Things to Do | Visit Chiba | Latest update:2021/07/06
Choshi City occupies the northeastern corner of Chiba Prefecture’s Pacific coast, and has long been one of Japan’s major fishing ports. In fact, the annual has ranked number-one in Japan for the last ten years in a row (2011-2020). Choshi has also thrived as a hub for commercial soy sauce production, a history that dates back to Japan’s Edo period and continues today as two of Japan’s major soy sauce producers are headquartered here.
Rental cycles are a perfect way to get a taste of the charming scenery on offer here, such as the quaint, old-fashioned streets and the grand ocean views. Rental cycles are available at the Tourist Information Center outside the entrance to JR Choshi Station, just follow the “Rent-a-Cycle” signs to get there. The bikes can also be returned at different locations around the city, so you have the option to take your return trip back to Choshi Station by train. These bikes also come equipped with electric assistance mechanisms, allowing you to cruise and enjoy the scenery without having to exert too much effort. For information about rental bike availability, fees, and drop-off options, please inquire at the Tourist Information Center.
Located across JR Choshi Station is a monument to the Pacific Cycling Road, a 1,400km route that Before you set out on your ride, stop and pose for a picture with Chiba-kun, Chiba Prefecture’s official mascot, who sits poised on his bike next to the monument From there, you can follow the blue arrows painted on the road to follow the route for yourself.
Choshi City is located where the Tone River, a historically major waterway of the Tokyo-area, empties into the Pacific Ocean. Just off the coast, the warm Kuroshio Current from the south meets the cold Oyashio Current from the north, creating a bountiful fishery that has sustained the area economically and has helped feed the greater-Tokyo area for over 400 years. Choshi Fishing Port is located along the Tone River’s banks, and is a great place to take in the atmosphere of one of Japan’s most influential fishing harbors. From here you can also take in a view of the Choshi-ōhashi Bridge, which measures 1,500 meters in length and spans the Tone River, connecting Chiba Prefecture to its northern neighbor Ibaraki Prefecture.
Standing at the mouth of the river, and just a block from the cycling route, is Choshi Port Tower, which offers a view looking down at the whole port area and beyond. To see this view for yourself just take the quick elevator ride from the tower’s lobby to its top floor. The tower is located next to Wosse 21, a direct-sale fish market which also has restaurants where you can try fresh seafood straight from Choshi Fishing Port. Take the pedestrian bridge from the tower’s lobby to access Wosse 21.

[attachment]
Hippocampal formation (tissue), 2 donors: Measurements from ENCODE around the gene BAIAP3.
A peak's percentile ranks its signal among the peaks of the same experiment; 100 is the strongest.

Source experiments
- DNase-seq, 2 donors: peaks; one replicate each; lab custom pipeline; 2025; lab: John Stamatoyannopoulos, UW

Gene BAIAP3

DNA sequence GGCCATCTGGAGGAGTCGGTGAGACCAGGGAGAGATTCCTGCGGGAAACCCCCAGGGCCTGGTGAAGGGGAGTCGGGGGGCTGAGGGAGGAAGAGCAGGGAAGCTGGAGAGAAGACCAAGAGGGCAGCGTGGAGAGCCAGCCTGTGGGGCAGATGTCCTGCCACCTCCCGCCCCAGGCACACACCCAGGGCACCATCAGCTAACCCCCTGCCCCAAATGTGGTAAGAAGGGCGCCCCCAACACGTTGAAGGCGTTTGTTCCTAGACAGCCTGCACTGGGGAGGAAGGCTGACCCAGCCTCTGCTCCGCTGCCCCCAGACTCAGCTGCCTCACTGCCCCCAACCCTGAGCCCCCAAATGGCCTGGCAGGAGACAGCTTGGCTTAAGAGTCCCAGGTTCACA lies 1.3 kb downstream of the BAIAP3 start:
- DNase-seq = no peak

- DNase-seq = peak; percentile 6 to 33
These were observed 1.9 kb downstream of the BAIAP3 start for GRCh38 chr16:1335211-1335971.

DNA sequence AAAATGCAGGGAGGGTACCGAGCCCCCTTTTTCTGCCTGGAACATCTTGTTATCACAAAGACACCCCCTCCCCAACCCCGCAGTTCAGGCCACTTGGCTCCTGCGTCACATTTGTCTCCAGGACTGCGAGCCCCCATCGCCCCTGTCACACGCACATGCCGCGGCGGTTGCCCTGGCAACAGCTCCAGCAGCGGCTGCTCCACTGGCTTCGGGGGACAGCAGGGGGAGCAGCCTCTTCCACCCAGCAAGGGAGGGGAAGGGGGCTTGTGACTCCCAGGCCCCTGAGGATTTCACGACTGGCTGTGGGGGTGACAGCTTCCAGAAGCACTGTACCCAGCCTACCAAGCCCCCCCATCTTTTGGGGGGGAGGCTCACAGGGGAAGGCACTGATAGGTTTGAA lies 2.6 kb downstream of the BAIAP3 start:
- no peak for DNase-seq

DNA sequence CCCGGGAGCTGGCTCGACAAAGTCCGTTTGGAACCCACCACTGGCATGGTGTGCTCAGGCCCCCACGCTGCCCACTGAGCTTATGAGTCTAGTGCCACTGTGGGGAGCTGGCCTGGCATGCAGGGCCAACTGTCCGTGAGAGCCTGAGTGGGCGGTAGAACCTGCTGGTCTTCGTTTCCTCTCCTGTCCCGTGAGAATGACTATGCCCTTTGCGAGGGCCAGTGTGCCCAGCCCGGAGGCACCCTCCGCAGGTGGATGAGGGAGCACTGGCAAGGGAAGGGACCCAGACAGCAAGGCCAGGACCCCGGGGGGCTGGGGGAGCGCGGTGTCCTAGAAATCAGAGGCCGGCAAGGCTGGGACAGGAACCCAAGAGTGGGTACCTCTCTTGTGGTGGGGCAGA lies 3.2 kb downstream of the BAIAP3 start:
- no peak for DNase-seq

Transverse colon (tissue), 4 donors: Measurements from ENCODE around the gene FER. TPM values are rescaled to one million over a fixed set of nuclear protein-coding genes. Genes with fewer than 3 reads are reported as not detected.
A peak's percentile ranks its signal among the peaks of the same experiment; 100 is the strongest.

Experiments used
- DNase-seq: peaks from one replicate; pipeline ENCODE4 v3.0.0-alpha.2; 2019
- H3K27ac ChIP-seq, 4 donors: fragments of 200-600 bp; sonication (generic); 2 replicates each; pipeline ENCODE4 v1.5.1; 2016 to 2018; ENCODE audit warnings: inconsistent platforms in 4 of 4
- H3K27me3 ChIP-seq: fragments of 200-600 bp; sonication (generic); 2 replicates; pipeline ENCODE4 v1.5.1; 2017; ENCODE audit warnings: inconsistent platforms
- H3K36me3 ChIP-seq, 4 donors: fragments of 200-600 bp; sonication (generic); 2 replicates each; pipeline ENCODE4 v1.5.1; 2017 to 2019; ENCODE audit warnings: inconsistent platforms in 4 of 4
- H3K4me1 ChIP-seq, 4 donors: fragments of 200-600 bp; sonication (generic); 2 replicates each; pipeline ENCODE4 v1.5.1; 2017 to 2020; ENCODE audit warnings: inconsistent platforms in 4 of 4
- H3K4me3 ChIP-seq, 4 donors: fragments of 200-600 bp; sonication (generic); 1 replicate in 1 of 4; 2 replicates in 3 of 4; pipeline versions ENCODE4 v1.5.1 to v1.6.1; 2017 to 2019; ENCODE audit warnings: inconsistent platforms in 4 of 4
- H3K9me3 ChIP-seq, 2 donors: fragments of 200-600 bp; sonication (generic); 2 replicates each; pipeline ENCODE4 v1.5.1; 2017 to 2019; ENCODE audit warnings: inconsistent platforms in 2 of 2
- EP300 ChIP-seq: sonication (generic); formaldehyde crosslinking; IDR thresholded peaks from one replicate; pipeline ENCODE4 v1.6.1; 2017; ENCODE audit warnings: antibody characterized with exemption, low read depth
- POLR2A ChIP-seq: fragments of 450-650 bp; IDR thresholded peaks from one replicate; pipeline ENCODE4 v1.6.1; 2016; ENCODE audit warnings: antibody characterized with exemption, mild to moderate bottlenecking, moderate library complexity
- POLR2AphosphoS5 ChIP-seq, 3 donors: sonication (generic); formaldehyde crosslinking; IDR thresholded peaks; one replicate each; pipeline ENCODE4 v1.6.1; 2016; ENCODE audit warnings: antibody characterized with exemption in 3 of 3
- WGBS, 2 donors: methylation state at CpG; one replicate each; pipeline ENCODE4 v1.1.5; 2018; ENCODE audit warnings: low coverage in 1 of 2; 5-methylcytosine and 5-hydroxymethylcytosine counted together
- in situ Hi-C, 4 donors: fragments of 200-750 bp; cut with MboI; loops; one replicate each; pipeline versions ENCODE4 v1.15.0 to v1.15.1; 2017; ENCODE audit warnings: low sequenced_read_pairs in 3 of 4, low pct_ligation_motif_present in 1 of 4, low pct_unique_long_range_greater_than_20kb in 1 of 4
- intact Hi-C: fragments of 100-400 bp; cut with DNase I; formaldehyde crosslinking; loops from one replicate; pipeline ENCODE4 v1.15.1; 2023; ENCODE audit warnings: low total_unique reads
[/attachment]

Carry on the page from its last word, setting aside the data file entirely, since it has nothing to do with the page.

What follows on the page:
By making your way back to the cycling route from the riverfront area, you can then begin to explore Choshi’s Pacific coastline. After a ride along a seaside park, you’ll find yourself at Cape Inubo, home of the Inubosaki Lighthouse. This Western style lighthouse was constructed in 1874 by English architect Richard Henry Brunton, and is ranked on the IALA’s list of 100 lighthouses in the world that are historic and architectural monuments. At a height of 31.57 meters, it is the second tallest brick building currently standing in Japan. Climb the 99 steps of the corkscrew staircase for a panoramic view of the cape jutting out into the ocean. The “INUBOW TERASU TERRACE” market next to the lighthouse is another great place to stop for a meal and pick up some souvenirs.
Just south of Cape Inubo, the blue arrows that mark the cycling road diverge into two paths, with one course bearing left toward the ocean. Follow that route to tour the port district of Tokawa. Although it isn’t geared toward tourists like the neighboring Cape Inubo area, Tokawa is a great place for those who like to set off on their own and explore. Over 350 years ago settlers from western Japan began relocating to Tokawa, attracted by the bountiful seas beyond its shores. The Tokawa townscape, or ‘machinami’, is known for its charm and character; almost no space goes unused along the narrow streets and alleys that occupy the hillsides that overlook the fishing port. The Towara area retains much of its traditional Japanese fishing village feel, and perhaps the landmark that best represents the area’s aesthetic is Tokawa Station, the last stop on the Choshi Electric Railway. The wooden station building was constructed in 1921, and an over 70-year-old restored “Deha 801” train car sits parked outside.
Tokawa was the last stop on our bike tour in Choshi, but the city has much more to explore! To learn more about the area, click on this article …
6385-267 2-Chome, Kawaguchicho, Choshi
(By train: About a 20-minute walk from Kasagami-Kurohae Station on the Choshi Electric Railway.
By bus: Take the bus from JR Choshi Station bound for “Port Center” (last stop).)
9576 Inubosaki, Choshi City
(About a ten-minute walk from Inubo Station on the Choshi Electric Railway.)